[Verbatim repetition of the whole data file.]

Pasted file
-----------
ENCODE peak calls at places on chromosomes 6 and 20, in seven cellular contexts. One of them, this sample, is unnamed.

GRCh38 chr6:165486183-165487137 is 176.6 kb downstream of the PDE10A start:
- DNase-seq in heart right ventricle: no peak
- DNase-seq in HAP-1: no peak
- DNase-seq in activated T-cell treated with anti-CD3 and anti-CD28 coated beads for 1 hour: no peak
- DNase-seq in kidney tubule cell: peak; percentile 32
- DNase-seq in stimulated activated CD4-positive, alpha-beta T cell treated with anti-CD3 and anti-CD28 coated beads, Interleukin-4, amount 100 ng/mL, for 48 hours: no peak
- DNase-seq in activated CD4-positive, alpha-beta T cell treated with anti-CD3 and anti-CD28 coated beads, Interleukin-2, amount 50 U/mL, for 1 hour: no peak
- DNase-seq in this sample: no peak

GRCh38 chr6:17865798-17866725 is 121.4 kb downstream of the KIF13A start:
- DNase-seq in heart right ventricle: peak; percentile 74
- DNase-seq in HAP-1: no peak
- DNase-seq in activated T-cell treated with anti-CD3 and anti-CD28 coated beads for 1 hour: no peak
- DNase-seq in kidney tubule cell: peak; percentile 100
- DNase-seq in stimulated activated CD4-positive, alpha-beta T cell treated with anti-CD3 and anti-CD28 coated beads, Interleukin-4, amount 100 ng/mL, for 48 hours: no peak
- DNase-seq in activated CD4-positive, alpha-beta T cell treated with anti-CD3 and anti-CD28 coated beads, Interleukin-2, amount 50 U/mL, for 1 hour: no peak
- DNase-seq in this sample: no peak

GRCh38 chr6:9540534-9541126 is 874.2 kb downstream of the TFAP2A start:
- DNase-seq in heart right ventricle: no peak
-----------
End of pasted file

ENCODE peak calls at places on chromosomes 6 and 20, in seven cellular contexts. One of them, this sample, is unnamed.

GRCh38 chr6:165486183-165487137 is 176.6 kb downstream of the PDE10A start:
- DNase-seq in heart right ventricle: no peak
- DNase-seq in HAP-1: no peak
- DNase-seq in activated T-cell treated with anti-CD3 and anti-CD28 coated beads for 1 hour: no peak
- DNase-seq in kidney tubule cell: peak; percentile 32
- DNase-seq in stimulated activated CD4-positive, alpha-beta T cell treated with anti-CD3 and anti-CD28 coated beads, Interleukin-4, amount 100 ng/mL, for 48 hours: no peak
- DNase-seq in activated CD4-positive, alpha-beta T cell treated with anti-CD3 and anti-CD28 coated beads, Interleukin-2, amount 50 U/mL, for 1 hour: no peak
- DNase-seq in this sample: no peak

GRCh38 chr6:17865798-17866725 is 121.4 kb downstream of the KIF13A start:
- DNase-seq in heart right ventricle: peak; percentile 74
- DNase-seq in HAP-1: no peak
- DNase-seq in activated T-cell treated with anti-CD3 and anti-CD28 coated beads for 1 hour: no peak
- DNase-seq in kidney tubule cell: peak; percentile 100
- DNase-seq in stimulated activated CD4-positive, alpha-beta T cell treated with anti-CD3 and anti-CD28 coated beads, Interleukin-4, amount 100 ng/mL, for 48 hours: no peak
- DNase-seq in activated CD4-positive, alpha-beta T cell treated with anti-CD3 and anti-CD28 coated beads, Interleukin-2, amount 50 U/mL, for 1 hour: no peak
- DNase-seq in this sample: no peak

GRCh38 chr6:9540534-9541126 is 874.2 kb downstream of the TFAP2A start:
- DNase-seq in heart right ventricle: no peak